Healthy Eating as You Age
There’s no denying it: our bodies change as we age. We start to lose hair on our heads, muscles diminish, and either we get fatter or we lose so much weight from lack of appetite that we become so skinny. When we become senior citizens, our nutritional needs change and differ from that of teenagers, and even middle-aged adults.
Age related changes can affect how your body processes food, which in turn influences your dietary needs and affects your appetite. For adults over age 50, the benefits of healthy eating include increased mental alertness, resistance to illness and disease, higher energy levels, faster recuperation times, and better management of chronic health problems. As we age, eating well can also be the key to a positive outlook and staying emotionally balanced. But healthy eating doesn’t have to be about dieting and sacrifice. Whatever, your age, eating well should be about fresh colorful food, enjoying some creativity in the kitchen, and most importantly having company.
What Happens to Our Bodies as We Age?
Metabolism Slows Down
Our metabolisms slow down naturally as we age, but it slows down faster when we don’t exercise. When your metabolism slows down, your body doesn’t burn calories as much as it should, which means you need to eat less to stay at a healthy weight. For that matter, your foods need to be nutrient-rich as much as possible. Most women who are moderately active require 1,800 calories per day, whereas moderately active men need 2,300 calories a day. If you are sedentary, meaning you have little to no activity level then you need much lower amount of calories.
Digestive System Changes
As you get older, your body produces less of fluids that it needs to process food in your digestive system. These changes can make it harder for your body to absorb important nutrients such as folic acid and vitamins B6 and B12.
Muscle Starts Diminishing
As you age, you start losing muscles, and every 10 years you lose approximately 8 percent of muscle mass. This is mostly due to decreased protein intake.
As you get older, you are more susceptible to diseases and organ damages and would most likely have to take medications for health conditions. Some of these medications can cause side effects such as a lack of appetite or upset stomach, which can lead to poor nutritional intake.
Seniors who feel depressed or lonely often lose interest in eating. However, the other extreme is that emotional issues may cause some people to eat more and gain unwanted weight.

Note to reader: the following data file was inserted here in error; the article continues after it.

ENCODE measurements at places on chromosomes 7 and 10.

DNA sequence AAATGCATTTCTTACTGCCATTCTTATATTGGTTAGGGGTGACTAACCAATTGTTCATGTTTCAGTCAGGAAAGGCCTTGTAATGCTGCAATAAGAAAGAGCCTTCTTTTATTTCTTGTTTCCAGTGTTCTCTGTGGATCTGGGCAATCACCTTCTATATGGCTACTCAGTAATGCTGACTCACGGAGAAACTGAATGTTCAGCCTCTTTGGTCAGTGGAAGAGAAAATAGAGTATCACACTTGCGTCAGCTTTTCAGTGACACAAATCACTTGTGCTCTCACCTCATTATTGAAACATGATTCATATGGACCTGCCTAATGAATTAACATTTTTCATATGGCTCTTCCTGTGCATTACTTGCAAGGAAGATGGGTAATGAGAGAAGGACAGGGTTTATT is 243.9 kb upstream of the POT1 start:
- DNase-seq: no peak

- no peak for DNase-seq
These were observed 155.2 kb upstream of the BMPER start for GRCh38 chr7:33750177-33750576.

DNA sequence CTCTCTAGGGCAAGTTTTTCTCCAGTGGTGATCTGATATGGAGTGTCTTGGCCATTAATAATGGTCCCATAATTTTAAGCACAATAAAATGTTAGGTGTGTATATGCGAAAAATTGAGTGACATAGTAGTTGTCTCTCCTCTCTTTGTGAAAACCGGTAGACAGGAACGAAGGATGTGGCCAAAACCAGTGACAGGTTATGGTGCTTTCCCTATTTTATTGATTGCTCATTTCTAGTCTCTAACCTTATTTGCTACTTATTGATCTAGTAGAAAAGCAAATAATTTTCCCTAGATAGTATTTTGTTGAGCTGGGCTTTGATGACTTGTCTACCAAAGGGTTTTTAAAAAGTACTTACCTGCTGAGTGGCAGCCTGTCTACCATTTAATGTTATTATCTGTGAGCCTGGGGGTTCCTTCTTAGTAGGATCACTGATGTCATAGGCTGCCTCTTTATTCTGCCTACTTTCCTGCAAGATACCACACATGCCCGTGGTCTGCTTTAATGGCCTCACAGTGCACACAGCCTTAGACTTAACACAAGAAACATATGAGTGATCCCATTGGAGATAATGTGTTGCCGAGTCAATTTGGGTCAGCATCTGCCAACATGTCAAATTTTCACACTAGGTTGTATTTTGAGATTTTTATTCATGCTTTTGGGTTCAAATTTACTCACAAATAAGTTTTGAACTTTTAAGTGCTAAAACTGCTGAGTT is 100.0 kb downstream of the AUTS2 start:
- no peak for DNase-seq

Plan for the Seniors
A healthy diet with important nutrients can help protect against potential health problems that are common with senior citizens, like constipation, heart problems, diabetes, high blood pressure, and high cholesterol. Nutritious foods can also help you maintain a healthy weight and improve your energy level.
So here is what you should do:
- Make half of your plate fruits and vegetables. Good fruits and vegetables include beans, strawberries, beets, apples, cranberries, sweet potato, avocados, broccoli, spinach and cherries.
- Make at least half of your carbohydrates as whole grains. Whole grains are fiber and nutrient rich that will help your digestion and protect your heart. Choose brown rice, whole wheat bread, and whole grain cereals.
- Avoid too much sodium (salt) in foods and choose foods that have lower numbers of sodium content because too much salt can increase your blood pressure.
- Avoid red meat such as mutton and beef because they lead to high cholesterol and high blood pressure.
- Choose healthy fats found in seeds, nuts, avocados, fatty fish and make better choices of oil to use in cooking, such as olive oil or canola oil
- Drink lots of water to stay hydrated and avoid caffeinated drinks. You can even eat foods that are high in water content such as cucumbers, watermelon, grapes, oranges and strawberries.
- Pack in your protein. Protein is necessary to avoid sarcopenia as we age, which is when your muscles start losing its form. Consume beans, eggs, chicken and fish, and nuts. Quinoa are tiny seeds that pack a lot of protein.
- Make sure you are not deficient in calcium and vitamin D. These are needed to protect your bones, so eat up as much calcium-rich foods like low fat dairy products, eggs, tuna and salmon. You can always take calcium and vitamin D supplements if you are severely deficient in these vitamins.
- B12 is another vitamin that you must have enough of. Vitamin B12 is good for avoiding memory loss, Alzheimer’s disease, boosting mood, energy, concentration and the immune system, and it is beneficial to slow the aging process. It’s also good for the heart and has a whole host of other uses. Take supplements if you need to, but it can be found in fish and dairy products.
Make sure you also stay active. Even if its gardening or going for a short walk in the park, make sure you are burning calories so that you can improve your appetite. To avoid the muscle loss, try doing very light weight lifting. You can get dumbbells that are as light as 2.5 kg and carry them as you walk. Keep your joints healthy by staying active.